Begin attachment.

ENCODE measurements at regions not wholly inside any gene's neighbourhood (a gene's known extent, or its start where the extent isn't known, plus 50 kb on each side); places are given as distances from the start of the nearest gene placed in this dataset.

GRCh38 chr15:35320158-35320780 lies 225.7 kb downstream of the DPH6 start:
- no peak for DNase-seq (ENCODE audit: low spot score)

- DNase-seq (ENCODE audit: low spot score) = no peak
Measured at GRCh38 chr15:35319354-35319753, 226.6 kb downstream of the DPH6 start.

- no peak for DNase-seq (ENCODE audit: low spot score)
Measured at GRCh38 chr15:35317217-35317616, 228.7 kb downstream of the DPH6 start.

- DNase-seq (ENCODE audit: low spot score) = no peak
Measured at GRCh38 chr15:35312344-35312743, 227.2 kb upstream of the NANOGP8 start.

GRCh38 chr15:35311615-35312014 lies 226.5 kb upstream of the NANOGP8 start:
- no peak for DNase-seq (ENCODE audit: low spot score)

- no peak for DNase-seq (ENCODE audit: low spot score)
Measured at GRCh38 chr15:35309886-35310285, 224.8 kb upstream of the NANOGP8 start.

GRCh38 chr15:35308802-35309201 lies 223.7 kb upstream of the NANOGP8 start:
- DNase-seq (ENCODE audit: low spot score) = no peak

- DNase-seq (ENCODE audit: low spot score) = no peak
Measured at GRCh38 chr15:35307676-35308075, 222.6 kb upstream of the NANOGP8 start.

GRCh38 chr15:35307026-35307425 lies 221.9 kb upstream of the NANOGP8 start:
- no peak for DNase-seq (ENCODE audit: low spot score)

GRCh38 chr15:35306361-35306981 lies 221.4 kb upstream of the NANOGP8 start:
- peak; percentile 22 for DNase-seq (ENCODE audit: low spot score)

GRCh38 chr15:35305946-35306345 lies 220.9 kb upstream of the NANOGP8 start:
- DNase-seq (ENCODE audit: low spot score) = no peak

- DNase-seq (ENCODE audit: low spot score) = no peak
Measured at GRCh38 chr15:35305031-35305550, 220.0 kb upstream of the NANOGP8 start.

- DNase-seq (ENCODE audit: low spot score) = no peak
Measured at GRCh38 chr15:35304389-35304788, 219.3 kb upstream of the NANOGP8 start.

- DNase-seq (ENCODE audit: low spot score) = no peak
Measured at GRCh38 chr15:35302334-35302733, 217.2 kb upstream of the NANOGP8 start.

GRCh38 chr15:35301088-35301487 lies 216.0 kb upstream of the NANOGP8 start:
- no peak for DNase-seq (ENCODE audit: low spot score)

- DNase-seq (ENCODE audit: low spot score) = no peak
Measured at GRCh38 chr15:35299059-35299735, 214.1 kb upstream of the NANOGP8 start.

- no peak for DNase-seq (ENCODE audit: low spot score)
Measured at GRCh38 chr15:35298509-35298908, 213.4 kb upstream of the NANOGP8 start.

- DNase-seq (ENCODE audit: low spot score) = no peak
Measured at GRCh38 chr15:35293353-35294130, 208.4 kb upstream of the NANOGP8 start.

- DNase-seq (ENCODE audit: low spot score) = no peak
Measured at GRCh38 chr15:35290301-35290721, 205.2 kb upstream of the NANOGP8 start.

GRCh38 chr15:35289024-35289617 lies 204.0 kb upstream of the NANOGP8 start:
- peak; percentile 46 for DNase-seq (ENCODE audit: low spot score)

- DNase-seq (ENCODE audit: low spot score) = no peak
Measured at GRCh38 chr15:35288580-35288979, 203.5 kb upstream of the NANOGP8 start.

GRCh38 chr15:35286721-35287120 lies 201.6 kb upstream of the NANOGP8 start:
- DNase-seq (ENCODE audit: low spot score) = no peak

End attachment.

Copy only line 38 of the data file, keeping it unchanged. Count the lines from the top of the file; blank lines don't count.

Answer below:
- DNase-seq (ENCODE audit: low spot score) = no peak